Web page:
Right. And not assume that that trans, you know, when you get the big group umbrella policy, that's going to accept anybody. I'm sure that means the rates are typically going to be a lot higher than if you look at underwriting each individual within that company. That is correct. Yeah. So, uh, this is a great option to look at for business owners, especially the smaller business owners to get, to be able to help mostly help, cause they're not going to offer the plan, but they can encourage the employee to get the private health insurance, and then they can still make a contribution, uh, to help them pay the premiums as they would with the group insurance
Sure thing. Yeah. And one, one great, uh, uh, thing I like about the USL, uh, policies, um, in certain States, um, the policies come with an association, which is based on the American independent business coalition or the AIBC. And what that is, is a group of, um, small business owners who, um, can reap benefits from this association primarily, primarily because they are small business. And some of those perks include, um, uh, attack, obviously a tax write-off for paying their premiums every every month. Um, also a lot of professional benefits tax talk, employee talk, um, finance talks. So in other words, a small business owner, if they're having, if they don't have an HR manager, um, and they maybe just need a professional opinion about maybe an employee that they're not sure what to do with, or how to handle a situation, they can pick up the phone and just speak to an HR professional, um, right then and there, and there is no charge for that.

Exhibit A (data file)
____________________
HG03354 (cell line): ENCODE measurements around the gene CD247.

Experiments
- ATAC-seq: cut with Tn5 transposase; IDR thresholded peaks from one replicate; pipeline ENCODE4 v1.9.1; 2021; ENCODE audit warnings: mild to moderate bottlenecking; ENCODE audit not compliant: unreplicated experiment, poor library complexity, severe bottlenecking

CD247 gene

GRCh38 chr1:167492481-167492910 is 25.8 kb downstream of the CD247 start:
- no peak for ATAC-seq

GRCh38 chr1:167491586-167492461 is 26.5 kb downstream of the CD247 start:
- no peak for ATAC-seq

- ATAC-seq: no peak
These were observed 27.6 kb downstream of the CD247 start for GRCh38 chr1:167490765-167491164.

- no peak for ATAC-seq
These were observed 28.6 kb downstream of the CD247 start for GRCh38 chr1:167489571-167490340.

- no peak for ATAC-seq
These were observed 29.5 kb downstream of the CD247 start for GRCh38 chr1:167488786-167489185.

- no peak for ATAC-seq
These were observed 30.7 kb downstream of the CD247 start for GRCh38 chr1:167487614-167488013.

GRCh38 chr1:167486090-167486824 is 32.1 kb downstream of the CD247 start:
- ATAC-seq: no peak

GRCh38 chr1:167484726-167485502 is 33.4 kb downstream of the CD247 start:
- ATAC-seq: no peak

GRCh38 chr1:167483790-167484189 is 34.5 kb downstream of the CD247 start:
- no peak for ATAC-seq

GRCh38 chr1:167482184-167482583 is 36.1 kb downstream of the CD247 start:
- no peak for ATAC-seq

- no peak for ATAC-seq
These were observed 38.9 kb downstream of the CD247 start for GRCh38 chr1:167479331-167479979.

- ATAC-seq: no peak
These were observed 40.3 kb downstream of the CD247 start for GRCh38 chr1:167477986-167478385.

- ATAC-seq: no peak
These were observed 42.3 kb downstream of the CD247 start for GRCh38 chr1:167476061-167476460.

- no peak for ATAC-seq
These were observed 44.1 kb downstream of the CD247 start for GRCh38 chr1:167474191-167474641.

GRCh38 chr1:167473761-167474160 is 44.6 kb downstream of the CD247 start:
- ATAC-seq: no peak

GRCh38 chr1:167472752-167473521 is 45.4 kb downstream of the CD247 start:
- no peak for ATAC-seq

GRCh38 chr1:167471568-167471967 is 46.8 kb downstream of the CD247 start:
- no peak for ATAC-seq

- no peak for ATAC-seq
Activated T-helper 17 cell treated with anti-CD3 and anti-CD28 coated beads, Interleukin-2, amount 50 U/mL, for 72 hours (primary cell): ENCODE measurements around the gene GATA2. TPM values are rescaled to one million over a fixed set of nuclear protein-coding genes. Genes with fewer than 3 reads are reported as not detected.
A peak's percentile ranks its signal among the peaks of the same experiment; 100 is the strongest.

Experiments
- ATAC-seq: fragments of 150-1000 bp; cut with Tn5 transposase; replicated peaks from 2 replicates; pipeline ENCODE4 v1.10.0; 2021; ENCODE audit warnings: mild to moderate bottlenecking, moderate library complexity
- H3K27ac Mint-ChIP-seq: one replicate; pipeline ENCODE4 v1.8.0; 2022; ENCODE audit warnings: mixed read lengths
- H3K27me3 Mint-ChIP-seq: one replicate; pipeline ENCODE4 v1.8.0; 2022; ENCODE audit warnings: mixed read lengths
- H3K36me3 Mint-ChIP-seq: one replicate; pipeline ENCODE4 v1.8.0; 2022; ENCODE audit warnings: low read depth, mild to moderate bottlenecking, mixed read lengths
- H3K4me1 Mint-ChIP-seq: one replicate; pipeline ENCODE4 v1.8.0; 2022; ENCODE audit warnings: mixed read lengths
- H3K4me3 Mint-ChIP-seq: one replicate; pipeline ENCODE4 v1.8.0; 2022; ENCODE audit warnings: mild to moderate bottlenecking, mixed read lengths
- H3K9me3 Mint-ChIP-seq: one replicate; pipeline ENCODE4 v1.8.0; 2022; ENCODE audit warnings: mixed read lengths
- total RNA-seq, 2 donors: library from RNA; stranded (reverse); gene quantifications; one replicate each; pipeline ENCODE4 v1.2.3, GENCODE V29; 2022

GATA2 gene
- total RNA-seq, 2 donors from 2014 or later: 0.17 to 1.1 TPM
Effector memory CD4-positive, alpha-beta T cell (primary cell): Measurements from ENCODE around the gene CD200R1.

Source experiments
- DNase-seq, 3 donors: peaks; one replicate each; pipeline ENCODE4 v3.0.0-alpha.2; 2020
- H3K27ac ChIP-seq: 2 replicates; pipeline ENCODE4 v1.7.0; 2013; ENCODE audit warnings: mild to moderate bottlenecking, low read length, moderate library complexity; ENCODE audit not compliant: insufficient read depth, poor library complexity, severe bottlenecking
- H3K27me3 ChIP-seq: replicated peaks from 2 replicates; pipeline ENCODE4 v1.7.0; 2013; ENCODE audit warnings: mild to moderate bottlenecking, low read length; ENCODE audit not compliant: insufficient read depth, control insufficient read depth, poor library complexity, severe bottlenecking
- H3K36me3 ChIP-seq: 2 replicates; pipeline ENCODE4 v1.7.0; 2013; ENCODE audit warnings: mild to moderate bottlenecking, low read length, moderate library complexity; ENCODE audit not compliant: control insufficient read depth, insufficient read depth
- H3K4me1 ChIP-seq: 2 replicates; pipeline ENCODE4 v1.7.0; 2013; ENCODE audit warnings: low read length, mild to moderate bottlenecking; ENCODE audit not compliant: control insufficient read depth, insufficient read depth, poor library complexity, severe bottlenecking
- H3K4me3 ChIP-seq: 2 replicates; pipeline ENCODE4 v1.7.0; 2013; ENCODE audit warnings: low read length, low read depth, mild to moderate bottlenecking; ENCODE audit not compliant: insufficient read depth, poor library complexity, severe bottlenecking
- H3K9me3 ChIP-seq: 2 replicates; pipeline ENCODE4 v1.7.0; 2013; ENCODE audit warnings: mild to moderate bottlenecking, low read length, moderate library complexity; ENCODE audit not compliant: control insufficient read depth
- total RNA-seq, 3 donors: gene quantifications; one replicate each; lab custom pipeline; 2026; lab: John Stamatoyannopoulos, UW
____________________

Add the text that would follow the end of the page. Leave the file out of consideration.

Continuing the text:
Uh, same with finance talk if they need access to a financial advisor. So as far as, you know, business benefits or business benefits, as well as, uh, personal benefits, um, some of those include, you know, a discount flower delivery or moving discounts, um, identity theft, protection, roadside assistance, things like that. Um, so all those, those things are, are, are there to benefit the small business owner. Um, and as far as the personal, the, the main one that I really love, um, right now with the coronavirus, everyone is reluctant to go and sit in a crowded doctor's office, telehealth and telemedicine has just taken off tremendously. Um, this, uh, association gives the person, uh, the ability to call day or night, no matter what time it is unlimited use to have at a video appointment with a physician, a board certified physician, uh, this doctor can call in whatever, you know, antibiotics or steroids for creams, that if you get in some poison Oak, you can go, you know, have an appointment right there just as easily as you can, uh, personal to person in the office and get it taken care of. And, you know, you don't have to leave the comfort of your home. Uh, so you know, all those, those great perks are, you know, they're, uh, they're great to have. And a lot of people, again, you know, they don't know that they're available out there.
Roy - The Business of Business Podcast (10:20):
Right. Well, and that's awesome about the video, because, you know, to tell if I've got poison Ivy, you really don't have to see me in person. And then typically there, you know, what I think about is my time I have the time I have to drive to the doctor's office, I have the time I have to wait in the waiting room. And then I happen to have my weight back in the little exam room. And so, you know, you can kill an easy, a couple of hours just going through a doctor's visit. Now